Reply To: Water expansion tank

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Avatar photoSylvanLMP


    Originally posted by Harold Kestenholz:
    Absolutely right about that, Sylvan. I am still puzzled about this post. I was not aware of non-diaphragm expansion tanks being used on such installations. I have never used or sold one for this purpose.


    Harold HOW do you know this Person doesnt have a “bladder type” and thinks its a non bladder one he has?

    REMEMBER a lot of folks call a boiler a furnace and a boiler a hot water tank so WE are at a total disadvantage not actually seeing what folks are talking about

    Certainly ASME high-pressure vessels are used commercially, but I am still curious about this use on a residential system. Piped so the expansion tank is above the heater, air bubbles separating from the water as it is heated would collect any air and hydrogen produced in the process, so purging would not be necessary until hydrogen collects. The tank would have more than enough air; so the tank in this post must be too small. Then I would not encourage a smoker to purge the tank. If this is an old boiler expansion tank in use on a water heater, I expect to hear the report from a long distance at any time.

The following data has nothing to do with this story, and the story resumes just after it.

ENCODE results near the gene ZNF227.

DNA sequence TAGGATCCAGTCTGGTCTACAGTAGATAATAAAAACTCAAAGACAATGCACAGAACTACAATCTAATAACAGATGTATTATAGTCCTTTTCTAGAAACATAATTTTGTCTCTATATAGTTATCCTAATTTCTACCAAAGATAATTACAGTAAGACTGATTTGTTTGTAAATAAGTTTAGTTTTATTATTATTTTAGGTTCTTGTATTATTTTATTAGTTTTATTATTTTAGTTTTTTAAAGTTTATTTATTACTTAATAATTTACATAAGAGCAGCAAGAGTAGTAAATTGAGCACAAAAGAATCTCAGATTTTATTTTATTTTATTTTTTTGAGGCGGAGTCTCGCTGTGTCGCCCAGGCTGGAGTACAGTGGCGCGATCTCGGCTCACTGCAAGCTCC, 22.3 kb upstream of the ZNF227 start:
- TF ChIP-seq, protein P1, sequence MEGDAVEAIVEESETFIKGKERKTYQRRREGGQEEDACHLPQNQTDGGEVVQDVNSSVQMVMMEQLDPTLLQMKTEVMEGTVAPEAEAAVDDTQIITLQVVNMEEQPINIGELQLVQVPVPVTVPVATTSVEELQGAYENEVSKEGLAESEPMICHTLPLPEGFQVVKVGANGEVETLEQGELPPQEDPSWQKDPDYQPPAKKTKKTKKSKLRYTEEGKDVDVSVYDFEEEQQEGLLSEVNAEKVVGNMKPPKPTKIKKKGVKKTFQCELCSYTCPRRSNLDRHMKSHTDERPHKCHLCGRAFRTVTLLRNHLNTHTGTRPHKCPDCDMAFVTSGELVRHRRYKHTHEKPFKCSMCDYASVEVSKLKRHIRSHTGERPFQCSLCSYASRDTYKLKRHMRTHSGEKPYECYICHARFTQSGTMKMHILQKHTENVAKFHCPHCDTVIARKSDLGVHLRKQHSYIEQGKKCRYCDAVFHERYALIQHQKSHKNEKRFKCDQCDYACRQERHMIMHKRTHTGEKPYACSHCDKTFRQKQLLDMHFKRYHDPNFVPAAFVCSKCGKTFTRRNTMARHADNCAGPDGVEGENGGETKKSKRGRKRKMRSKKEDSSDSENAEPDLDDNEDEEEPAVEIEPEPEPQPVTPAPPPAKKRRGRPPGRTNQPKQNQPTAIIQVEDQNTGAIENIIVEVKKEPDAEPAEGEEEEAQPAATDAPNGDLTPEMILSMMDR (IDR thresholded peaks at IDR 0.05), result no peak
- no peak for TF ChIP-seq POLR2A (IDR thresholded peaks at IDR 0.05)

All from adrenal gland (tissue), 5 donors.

Answer Sylvan

    Harold again thinking like US Heating guys we know any steam boiler GREATER then 15 pounds working pressure is considered HIGH PRESSURE

    We also know any hot water boiler operating at 160 POUNDS and a temperature of 250 degrees is STILL considered low pressure according to ASME section IV and NBBI

    Now lets take a pressure vessel like a hot water tank RATED to 300 pounds and a Normal working pressure of 125 and a pressure relief of 150 pounds.

    If for some reason this tank does become slightly air bound ZOOM PRESSURE BUILDS very FAST even if you did have a an “expansion tank” to take up for the pressure temperature relationship,

    I doubt very seriously it could handle all this excessive presure build up.

    Remember even a hydronic system does NOT expand that much ( like a vapor system as water is hard to compress).

    With the new devices to prevent back syphonage the need for any type of expansion tank is now needed more then ever before.

    X TROL makes one for just hot water tanks for expansion during non peak hours when the city water preesure can increase by over 30 pounds PLUS compounded by heat here goes your pressure temperature relationship.

    Your thinking like a heating guy looking for the stradification of air buddles in a closed system.

    A domestic hot water system lets in FRESH water constantly hence MORE oxygen and more buddles so this is not really the problem in this system we are concerned about as every time a faucet is opened good bye bubbles ESPECIALLY on the upper floors.

    On LARGE domestic hot water systems I have been known to install a automatic air vent like a Hoffman 78 rated for 150 PSI @ 250 degrees BUT I lower the T&P to a 125# model even though I know the Hoffman can with stand pressures up to 450 PSIG.

    This is only for my very large commerical accounts would I need this kind of protection for possible air pockets as I hate having my bronze circulators cavitating as they can build up lots of heat and go BOOM.


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